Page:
The April 5 filing relates to a Newport Beach surgeon and his girlfriend, and claims the case was compromised due to a personal relationship Spitzer had with a defense attorney.
The complaint was filed by Jennifer Kearns, a former police officer with the Long Beach Police Department who has been employed as an investigator with the OCDA’s office since 2017.
Kearns was the lead investigator in the rape case against Dr. Grant Robicheaux and his girlfriend Cerissa Riley, who were accused of drugging and raping various women in 2018.
“After his selection as DA, Spitzer apparently colluded with the defense while engaging in a concerted political campaign to undermine the prosecution, discredit the victims, and ultimately destroy the criminal case against the criminal defendants,” the lawsuit writes.
The lawsuit also alleges that Spitzer began the process of dismantling the prosecution team by removing deputy district attorney Jennifer Walker, who had extensive experience and specific expertise in sexual assault crimes, from the case.
Additionally, Kearns alleges that Spitzer undermined the prosecution of the case by accusing former Orange County District Attorney Tony Rackauckas—who started the case before Spitzer took office in January 2019—of prosecutorial misconduct.
The OCDA is refuting the claims.
“The prior district attorney represented that there were up to 1,000 unconscious sexual assault victims on video,” OCDA spokeswoman Kimberly Edds told The Epoch Times via email. “In fact, there were none.”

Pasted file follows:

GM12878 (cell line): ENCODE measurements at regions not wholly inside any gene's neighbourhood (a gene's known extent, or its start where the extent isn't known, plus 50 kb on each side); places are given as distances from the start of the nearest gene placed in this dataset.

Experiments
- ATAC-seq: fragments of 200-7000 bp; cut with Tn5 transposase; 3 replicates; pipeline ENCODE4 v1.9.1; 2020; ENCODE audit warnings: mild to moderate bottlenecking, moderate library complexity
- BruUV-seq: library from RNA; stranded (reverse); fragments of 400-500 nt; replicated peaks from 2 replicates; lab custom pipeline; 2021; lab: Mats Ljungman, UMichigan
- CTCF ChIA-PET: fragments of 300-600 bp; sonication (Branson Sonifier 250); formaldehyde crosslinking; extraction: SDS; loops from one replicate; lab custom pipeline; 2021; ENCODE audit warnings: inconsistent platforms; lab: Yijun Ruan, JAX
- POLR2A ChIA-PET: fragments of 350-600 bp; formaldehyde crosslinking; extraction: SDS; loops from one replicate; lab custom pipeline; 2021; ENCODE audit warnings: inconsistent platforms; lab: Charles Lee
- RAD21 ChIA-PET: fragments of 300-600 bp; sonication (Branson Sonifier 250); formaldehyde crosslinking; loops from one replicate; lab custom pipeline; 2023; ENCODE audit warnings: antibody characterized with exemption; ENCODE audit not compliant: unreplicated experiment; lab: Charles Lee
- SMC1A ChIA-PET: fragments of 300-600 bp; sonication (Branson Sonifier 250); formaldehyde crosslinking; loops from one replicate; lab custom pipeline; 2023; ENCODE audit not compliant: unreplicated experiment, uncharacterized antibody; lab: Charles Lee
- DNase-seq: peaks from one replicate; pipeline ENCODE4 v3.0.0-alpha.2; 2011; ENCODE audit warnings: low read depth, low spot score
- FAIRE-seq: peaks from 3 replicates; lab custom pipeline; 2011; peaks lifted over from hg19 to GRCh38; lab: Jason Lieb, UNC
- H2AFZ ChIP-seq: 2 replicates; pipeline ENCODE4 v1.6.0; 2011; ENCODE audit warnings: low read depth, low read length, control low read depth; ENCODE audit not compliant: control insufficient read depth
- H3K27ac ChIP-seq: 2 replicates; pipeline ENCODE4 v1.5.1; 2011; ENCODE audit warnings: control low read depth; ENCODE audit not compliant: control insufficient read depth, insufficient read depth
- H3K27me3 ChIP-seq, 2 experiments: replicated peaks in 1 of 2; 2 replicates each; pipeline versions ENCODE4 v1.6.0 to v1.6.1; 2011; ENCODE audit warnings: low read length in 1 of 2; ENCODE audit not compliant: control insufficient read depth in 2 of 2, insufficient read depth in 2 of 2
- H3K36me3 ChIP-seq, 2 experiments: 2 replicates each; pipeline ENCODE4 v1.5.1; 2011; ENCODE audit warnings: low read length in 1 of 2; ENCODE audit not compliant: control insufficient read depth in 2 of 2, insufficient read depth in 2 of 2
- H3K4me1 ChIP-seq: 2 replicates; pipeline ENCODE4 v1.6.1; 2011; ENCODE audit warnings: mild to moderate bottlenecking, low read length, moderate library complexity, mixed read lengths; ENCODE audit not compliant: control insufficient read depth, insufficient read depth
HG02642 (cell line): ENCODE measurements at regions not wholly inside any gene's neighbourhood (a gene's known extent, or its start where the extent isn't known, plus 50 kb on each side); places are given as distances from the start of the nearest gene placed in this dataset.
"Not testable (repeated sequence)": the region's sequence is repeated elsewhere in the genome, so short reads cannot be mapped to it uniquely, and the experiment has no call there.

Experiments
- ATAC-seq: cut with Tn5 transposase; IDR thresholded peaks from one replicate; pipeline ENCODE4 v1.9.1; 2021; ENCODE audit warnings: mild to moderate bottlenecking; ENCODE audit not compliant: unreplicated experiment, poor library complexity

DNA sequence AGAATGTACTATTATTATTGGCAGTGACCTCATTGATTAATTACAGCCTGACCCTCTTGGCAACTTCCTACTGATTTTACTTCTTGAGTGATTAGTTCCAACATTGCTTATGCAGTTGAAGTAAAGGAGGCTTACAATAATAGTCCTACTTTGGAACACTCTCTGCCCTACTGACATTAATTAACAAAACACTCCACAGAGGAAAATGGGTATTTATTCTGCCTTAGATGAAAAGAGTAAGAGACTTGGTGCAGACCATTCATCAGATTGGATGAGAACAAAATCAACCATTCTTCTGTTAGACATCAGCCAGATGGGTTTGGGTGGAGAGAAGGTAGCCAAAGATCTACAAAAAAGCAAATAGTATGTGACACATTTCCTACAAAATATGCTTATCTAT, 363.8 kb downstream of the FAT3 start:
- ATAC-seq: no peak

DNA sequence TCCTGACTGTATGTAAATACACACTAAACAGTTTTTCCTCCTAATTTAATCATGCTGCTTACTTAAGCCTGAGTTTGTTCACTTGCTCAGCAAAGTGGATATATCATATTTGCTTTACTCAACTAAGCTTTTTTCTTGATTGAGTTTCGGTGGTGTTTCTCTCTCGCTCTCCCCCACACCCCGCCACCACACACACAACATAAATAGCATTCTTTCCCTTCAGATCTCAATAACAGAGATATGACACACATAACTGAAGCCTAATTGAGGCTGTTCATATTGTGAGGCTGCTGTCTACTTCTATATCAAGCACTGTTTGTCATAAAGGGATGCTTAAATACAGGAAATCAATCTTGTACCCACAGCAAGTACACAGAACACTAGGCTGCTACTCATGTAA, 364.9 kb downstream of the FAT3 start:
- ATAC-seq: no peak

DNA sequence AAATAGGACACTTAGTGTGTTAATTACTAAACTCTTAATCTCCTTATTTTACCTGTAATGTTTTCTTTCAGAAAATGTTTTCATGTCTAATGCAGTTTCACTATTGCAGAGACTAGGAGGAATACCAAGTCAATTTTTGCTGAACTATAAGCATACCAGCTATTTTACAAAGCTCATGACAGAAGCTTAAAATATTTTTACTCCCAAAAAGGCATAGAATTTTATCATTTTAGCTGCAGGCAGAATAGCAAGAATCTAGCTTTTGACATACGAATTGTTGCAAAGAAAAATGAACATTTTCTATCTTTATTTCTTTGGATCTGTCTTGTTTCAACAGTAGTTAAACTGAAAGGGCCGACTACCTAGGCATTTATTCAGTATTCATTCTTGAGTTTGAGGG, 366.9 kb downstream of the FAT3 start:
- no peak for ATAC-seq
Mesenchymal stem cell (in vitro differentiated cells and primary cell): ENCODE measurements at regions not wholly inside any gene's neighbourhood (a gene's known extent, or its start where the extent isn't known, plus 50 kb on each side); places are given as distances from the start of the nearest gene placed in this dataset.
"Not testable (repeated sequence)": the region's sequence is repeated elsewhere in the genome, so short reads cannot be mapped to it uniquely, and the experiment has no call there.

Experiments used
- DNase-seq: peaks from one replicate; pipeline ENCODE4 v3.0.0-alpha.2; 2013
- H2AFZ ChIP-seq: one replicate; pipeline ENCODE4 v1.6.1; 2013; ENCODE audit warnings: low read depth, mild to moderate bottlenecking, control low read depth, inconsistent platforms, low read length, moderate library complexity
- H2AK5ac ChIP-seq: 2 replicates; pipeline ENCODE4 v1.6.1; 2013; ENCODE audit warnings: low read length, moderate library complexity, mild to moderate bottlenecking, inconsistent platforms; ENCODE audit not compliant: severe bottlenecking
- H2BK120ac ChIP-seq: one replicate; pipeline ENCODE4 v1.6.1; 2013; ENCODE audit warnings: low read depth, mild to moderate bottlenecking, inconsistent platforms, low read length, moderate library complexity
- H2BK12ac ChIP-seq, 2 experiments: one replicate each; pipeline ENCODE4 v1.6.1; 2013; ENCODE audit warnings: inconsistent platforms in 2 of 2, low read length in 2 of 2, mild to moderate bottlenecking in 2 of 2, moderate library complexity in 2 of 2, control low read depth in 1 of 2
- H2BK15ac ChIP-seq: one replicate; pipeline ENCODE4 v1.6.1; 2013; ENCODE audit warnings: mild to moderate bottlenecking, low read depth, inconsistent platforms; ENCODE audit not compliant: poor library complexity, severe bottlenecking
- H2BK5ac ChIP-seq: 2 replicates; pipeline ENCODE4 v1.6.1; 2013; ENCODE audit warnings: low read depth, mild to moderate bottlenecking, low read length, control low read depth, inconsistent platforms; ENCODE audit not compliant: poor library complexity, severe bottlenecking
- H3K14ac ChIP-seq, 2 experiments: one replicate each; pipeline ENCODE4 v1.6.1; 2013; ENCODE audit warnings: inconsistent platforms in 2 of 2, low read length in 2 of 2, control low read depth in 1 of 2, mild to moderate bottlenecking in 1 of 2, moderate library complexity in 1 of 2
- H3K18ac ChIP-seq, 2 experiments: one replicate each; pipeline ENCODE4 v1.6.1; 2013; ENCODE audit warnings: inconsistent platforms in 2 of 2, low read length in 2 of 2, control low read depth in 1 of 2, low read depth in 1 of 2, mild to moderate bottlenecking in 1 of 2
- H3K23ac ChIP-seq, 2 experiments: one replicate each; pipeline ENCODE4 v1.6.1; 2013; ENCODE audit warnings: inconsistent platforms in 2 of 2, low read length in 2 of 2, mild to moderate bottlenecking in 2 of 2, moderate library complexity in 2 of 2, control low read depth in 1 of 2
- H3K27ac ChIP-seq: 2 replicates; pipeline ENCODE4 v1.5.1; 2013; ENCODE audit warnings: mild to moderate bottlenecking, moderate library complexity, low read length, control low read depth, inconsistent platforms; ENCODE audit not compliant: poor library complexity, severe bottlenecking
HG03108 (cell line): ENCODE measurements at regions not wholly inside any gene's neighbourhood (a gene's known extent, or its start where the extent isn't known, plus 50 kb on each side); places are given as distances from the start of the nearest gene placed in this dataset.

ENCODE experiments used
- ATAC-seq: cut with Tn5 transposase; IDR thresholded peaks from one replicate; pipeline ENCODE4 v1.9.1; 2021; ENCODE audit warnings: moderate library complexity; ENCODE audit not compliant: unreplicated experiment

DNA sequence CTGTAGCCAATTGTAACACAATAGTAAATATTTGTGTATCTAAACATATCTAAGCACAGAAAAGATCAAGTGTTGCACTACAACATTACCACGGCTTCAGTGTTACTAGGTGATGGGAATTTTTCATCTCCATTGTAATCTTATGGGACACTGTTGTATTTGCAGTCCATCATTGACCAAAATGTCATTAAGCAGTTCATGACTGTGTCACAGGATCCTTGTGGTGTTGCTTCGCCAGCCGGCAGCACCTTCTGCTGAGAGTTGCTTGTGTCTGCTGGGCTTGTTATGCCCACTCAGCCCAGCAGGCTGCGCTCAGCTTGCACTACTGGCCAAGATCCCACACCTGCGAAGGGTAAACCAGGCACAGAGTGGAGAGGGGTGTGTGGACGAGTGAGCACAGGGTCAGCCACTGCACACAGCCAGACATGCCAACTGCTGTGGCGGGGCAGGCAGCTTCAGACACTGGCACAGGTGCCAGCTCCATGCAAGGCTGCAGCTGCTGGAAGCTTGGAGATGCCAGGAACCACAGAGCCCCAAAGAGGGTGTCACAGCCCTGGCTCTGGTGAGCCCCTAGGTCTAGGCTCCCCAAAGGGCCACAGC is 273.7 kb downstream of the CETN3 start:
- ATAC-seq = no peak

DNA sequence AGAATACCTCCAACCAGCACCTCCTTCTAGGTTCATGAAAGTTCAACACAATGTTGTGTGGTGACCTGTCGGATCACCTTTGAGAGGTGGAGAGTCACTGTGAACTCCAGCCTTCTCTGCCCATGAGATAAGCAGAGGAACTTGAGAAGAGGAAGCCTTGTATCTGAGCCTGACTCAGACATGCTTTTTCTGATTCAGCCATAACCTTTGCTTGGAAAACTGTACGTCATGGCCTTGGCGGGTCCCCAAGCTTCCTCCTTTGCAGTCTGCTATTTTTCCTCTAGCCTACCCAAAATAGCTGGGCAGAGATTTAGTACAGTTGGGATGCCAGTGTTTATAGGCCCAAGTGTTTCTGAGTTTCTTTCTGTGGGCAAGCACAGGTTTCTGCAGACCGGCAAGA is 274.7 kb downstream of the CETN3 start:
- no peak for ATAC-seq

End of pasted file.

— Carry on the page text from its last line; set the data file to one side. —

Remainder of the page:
Due to the alleged misconduct that occurred under Rackauckas’ term, the OCDA’s office reexamined all of the evidence in support of the case by conducting a de novo review.
Edds said that the de novo review was uninfluenced by Spitzer, adding that prosecutors involved reviewed evidence “without interference and without any pre-ordained conclusion.” The motion to dismiss the charges was based on the belief that the evidence in the case was insufficient to prove guilt, she said.
“District Attorney Spitzer was proceeding with the prosecution of the case until a newly assigned veteran prosecutor signaled issues with the prosecution and the de novo review team,” Edds said. “After months of reviewing the evidence, [the prosecutor] confirmed there was insufficient evidence to proceed with the prosecution.
“Anyone can make allegations in a claim, but those are not facts. We look forward to litigating this in a court of law where it belongs.”
Those behind the lawsuit appear to see things differently.
“Spitzer’s de novo review was mere window dressing,” the lawsuit says. “Its predetermined outcome was to provide justification for Spitzer’s agenda of disrupting the criminal prosecution.”